Re: Listed as Traditional When There is a Composer

As for people listing tunes as “trad” when they’re not, it can be accident or it could be intentional, and there are some people who do it so often you have to wonder. The financial benefits of “Trad, arr.” are not non-existent.

Posted by .

Re: Listed as Traditional When There is a Composer

Well said, Reverend. That is what I came to understand after a while.

Re: Listed as Traditional When There is a Composer

A tune or song may be written “in the tradition”, and after due passage of time become absorbed “into the tradition”.
But this does not absolve those who are playing such songs/tunes in live professional gigs or recording them for commercial gain from seeking due permissions or notifying to PRS (UK) so that the writers get their dues.
“Copyright is a different issue”. No, it isn’t: you need to think about it all the time.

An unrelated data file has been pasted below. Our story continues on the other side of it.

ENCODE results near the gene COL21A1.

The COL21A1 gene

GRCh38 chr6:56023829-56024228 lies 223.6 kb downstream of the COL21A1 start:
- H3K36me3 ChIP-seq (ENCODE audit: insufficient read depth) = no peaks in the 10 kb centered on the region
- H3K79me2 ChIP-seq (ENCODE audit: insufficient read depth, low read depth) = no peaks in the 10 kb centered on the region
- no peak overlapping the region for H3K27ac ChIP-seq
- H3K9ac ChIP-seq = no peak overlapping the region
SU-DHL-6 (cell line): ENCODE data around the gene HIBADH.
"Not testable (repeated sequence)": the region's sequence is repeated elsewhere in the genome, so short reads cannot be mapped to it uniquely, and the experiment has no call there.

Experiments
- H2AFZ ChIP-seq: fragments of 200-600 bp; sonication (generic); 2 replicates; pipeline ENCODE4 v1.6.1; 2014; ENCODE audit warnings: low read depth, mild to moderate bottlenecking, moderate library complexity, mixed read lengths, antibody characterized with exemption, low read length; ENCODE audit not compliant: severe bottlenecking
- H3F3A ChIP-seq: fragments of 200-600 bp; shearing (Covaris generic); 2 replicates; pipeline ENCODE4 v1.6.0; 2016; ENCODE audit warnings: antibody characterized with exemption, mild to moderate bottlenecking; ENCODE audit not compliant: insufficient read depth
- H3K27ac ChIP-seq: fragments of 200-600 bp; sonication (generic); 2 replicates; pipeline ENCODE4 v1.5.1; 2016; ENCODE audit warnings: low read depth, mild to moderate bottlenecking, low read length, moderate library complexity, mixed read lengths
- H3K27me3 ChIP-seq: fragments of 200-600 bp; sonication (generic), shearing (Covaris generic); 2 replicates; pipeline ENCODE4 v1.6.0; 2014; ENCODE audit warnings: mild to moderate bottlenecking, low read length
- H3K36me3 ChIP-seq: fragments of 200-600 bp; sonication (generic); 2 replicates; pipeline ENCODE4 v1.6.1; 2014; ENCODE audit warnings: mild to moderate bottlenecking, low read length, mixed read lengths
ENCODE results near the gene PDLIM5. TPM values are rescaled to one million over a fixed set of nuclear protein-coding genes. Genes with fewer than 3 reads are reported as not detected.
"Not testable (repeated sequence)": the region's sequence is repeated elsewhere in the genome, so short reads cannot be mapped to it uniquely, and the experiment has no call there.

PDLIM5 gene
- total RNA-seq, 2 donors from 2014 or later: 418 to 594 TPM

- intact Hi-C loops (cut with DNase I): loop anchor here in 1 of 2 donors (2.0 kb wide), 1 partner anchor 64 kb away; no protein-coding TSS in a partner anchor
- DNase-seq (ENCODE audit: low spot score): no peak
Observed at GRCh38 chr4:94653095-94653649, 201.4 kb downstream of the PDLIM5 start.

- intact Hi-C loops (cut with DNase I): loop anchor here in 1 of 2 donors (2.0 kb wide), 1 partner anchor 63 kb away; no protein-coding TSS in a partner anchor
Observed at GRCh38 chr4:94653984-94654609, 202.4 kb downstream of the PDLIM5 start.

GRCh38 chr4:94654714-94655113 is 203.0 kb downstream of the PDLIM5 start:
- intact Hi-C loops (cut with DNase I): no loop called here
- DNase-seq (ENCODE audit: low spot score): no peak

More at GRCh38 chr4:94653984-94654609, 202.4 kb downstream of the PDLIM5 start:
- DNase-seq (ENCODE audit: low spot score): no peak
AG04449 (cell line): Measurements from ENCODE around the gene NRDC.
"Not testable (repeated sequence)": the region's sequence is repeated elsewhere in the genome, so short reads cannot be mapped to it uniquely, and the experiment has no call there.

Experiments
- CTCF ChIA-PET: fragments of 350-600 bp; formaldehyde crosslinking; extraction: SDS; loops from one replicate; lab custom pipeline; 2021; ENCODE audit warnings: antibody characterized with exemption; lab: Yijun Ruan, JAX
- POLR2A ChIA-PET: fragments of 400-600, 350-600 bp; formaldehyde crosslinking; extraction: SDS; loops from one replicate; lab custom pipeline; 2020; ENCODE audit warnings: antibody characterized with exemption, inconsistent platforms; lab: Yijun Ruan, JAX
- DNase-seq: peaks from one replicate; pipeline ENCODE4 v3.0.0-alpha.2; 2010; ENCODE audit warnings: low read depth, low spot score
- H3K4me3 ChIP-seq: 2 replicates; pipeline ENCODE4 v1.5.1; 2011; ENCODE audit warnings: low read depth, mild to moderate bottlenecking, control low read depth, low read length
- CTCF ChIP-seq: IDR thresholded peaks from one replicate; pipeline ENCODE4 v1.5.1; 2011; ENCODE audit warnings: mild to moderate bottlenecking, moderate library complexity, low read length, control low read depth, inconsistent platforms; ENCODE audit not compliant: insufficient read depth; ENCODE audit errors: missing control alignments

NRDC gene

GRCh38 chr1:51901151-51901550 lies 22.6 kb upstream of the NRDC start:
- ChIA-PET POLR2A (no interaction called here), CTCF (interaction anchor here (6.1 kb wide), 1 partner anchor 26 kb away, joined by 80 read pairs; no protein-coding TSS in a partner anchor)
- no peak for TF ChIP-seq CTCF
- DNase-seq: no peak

And there is a grey area (at least in the UK), where traditional tunes may be used in certain arrangements, and these arrangements may be copyrighted, but other people think it’s Ok to use them without any due attribution as the original tunes are of anonymous origin.
Having said all that, I’m sure most composers would be happy that their tunes are being played in sessions and amateur/non-profit environments, so long as their authorship is correctly attributed, or e.g. “You’ll find that tune/song on xyz CD.”.

Re: Listed as Traditional When There is a Composer

There are two aspects to this. One is the simple courtesy of attribution, for the composer if known or at least for the source of a tune. The other is the more tricky minefield of legal copyright.

It often isn’t easy to find the composer of a tune. Can you say with confidence that you know the correct origin of every tune in your repertoire? Once tunes get into a tradition they circulate widely, and any information about their origin or even their correct name can easily get lost. This is why so many tunes have multiple names.

Before the internet it was even more difficult to find information, now it is easier but the internet is highly unreliable. Song lyrics in particular are often garbled by non-native speakers and may be attributed to a recording artist rather than the composer. Tunes are often assumed to be anonymous, when actually the composer is known. Errors and misattributions then get repeated widely.